Happy New Year 2020

Here we are at the beginning of 2020, a number I surely gave no thought to whatsoever a few decades back. But then I never expected to end up in Texas when I was growing up in Wisconsin and Florida, and I’ve been here since 1976.

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In 2019, alas, I read less, wrote no fiction, gained a few pounds, and my house is still cluttered. On the other hand, I spent a lot of fun time with a group of friends known as the Lunch Bunch (and we also like to shop), I made it to three writing retreat weekends with friends Gerry Bartlett, Jo Anne Banker, and Nina Bangs (we talked plot and writing, judged contest entries, and read, but there were also restaurants and shopping on the agenda) and took a wonderful trip to Santa Fe, New Mexico, for the Wine and Chile Fiesta (talk about restaurants and shops!).

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Back home, I replaced my faithful but disintegrating (at 252,400 miles) 2004 Corolla with a 2020 Corolla XLE, with all sorts of bells, whistles, and modern technology that I’m still getting used to (how did I ever drive without a back up camera and blind spot monitors?) I still find it amazing to start my car by pushing a button.

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Buying a car made the cost of replacing my almost-ten-year-old computer seem negligible, so I finally took that plunge. Well, I had to—the old one simply died. (Back up your files, friends, back up your files. I knew that computer was failing, and my flash drive was up to date.) True to my buying habits, I replaced my old HP (my second—the first one lasted about seven years) with a new HP, but this time I bought an all-in-one computer with wireless mouse and keyboard, and a new wireless printer/scanner. The lack of cables is a wonderful thing. I bought a couple of books (surprise!) on Windows 10 and Office 365, but I’ve rarely needed to look at them. Both programs have some odd quirks, coming as I did from Windows 7 and Office 2007, but we’ve been using the newer software at work for about a year and a half. (Yes, I’m still working at the Scorekeeper, but only three days a week.)

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Reading in 2019: Fewer books and, according to Goodreads, fewer pages. My original Goodreads Challenge target was 60 books, but a few weeks ago I felt stressed and lowered it to 52. One book a week! There was a time, long ago, when I read a book a day, but I wasn’t doing much else back then. As it happened, I did hit 60 books (finishing the last one on New Year’s Eve) and 14,387 pages. Also according to Goodreads, the most popular book I read was The Silent Patient by Alex Michaelides (and it was terrific). (Feel free to join me on Goodreads—I’m the Kay Hudson in Seabrook, TX.)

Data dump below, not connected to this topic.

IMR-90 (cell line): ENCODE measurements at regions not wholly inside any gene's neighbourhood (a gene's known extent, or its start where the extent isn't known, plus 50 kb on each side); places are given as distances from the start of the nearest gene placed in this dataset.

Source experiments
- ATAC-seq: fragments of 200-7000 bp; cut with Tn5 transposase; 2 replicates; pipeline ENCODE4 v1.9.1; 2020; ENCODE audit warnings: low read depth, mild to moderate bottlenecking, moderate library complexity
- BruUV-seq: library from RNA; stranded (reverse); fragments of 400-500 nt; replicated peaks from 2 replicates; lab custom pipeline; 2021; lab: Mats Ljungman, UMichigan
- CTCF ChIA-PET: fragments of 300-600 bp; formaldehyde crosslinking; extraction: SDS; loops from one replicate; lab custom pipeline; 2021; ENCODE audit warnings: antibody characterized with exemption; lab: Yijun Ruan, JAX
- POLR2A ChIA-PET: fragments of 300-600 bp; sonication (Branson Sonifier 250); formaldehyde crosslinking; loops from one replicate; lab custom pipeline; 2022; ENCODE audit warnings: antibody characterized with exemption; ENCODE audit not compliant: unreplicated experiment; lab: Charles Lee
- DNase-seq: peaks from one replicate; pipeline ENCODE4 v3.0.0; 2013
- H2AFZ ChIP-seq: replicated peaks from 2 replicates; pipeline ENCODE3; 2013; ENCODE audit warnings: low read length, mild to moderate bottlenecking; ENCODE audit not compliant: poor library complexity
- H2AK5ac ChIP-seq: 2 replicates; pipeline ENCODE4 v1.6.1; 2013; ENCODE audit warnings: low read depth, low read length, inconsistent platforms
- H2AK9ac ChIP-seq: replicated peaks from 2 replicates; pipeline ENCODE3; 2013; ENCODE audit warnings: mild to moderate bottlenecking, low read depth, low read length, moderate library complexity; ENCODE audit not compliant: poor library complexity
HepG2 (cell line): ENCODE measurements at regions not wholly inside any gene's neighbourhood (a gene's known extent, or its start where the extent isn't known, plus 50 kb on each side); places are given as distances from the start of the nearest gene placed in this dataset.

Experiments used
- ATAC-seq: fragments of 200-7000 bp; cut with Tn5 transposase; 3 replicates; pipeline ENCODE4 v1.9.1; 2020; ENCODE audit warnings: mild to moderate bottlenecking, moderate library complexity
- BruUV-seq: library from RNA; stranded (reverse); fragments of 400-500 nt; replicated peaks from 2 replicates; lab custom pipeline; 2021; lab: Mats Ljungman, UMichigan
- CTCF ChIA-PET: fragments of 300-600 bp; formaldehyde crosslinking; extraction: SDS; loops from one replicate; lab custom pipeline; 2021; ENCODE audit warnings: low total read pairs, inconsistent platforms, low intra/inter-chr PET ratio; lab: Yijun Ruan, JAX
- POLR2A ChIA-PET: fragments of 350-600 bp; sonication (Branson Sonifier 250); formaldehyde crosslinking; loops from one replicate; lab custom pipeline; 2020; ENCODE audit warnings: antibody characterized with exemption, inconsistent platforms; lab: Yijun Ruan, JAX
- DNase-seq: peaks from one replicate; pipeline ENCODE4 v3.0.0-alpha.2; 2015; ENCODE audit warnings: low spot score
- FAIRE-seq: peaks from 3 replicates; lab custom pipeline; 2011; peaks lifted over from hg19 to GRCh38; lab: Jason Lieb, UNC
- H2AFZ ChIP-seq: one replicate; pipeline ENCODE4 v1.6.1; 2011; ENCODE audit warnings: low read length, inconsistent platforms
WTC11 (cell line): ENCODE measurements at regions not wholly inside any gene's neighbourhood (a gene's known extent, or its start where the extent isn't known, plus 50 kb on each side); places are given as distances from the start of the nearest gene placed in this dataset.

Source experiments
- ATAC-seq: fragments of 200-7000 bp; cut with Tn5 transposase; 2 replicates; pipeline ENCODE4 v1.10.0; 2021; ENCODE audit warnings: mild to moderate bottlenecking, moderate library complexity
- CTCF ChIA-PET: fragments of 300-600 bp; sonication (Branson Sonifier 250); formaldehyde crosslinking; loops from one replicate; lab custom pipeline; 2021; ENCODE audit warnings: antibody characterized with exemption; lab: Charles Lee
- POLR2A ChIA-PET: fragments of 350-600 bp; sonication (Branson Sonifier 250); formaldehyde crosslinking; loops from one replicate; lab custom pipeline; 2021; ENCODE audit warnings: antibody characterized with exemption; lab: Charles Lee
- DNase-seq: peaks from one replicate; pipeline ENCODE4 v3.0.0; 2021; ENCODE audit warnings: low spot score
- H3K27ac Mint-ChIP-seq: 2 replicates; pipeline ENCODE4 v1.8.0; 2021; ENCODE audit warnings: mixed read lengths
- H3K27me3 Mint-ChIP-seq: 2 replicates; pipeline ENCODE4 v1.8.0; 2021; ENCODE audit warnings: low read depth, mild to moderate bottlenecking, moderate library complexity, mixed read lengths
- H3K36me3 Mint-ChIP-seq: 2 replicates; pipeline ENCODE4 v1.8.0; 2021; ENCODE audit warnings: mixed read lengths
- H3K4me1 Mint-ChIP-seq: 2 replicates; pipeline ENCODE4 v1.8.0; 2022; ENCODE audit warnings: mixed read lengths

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I have, at last count, 710 books in my Amazon cloud. In 2019 I actually read 48 of them, along with 12 paper books (six of those in series I have been reading on paper for years). That brings my ever-increasing ebook reading up to 80 percent. That does not explain the stack of unread paper books on the coffee table or the shelf over my bed (but I did recently buy a new bedroom lamp that makes reading on paper in bed a lot more comfortable). And I wouldn’t even guess at the number of books, read or not, around my house. (A few trips to Half Price Books are probably in order.)

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In 2019 I read ten romances by seven authors (including two each by Gerry Bartlett, Cheryl Bolen, and AE Jones), 26 mysteries (more than one each by Waverly Curtis, Robert Goldsborough, David Handler, Diane Kelly, and Kate Parker), only two science fiction novels (both old, neither living up to their reputations), six mainstream (or otherwise out of the box) novels, and sixteen nonfiction books (ranging from books on words and writing, through true crime and memoirs by Leah Remini and Kate Mulgrew, to 19th century female balloonists and the history of air conditioning).

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I haven’t bought any books today, but it’s still early afternoon, and the Amazon Prime first reads email is waiting for me. I don’t think I’ll run out of reading material any time soon.

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Happy New Year, and Happy Reading.

A Visit to the DPS, or Really, I’m a Citizen!

A few weeks ago, I received a letter from the Texas Department of Public Safety reminding me that my driver’s license will expire on my birthday next month. And that I would have to renew in person, since I renewed on line in 2013. And that I would have to provide my birth certificate.

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Really? I’ve been a licensed driver and registered voter in Texas for more than forty years (and in Louisiana and Florida before that). Surely the state of Texas knows I’m a citizen. But apparently the TSA doesn’t, and Texas is bringing its driver’s license policy in line with TSA to give us the ID we’ll need to get on an airplane in the future.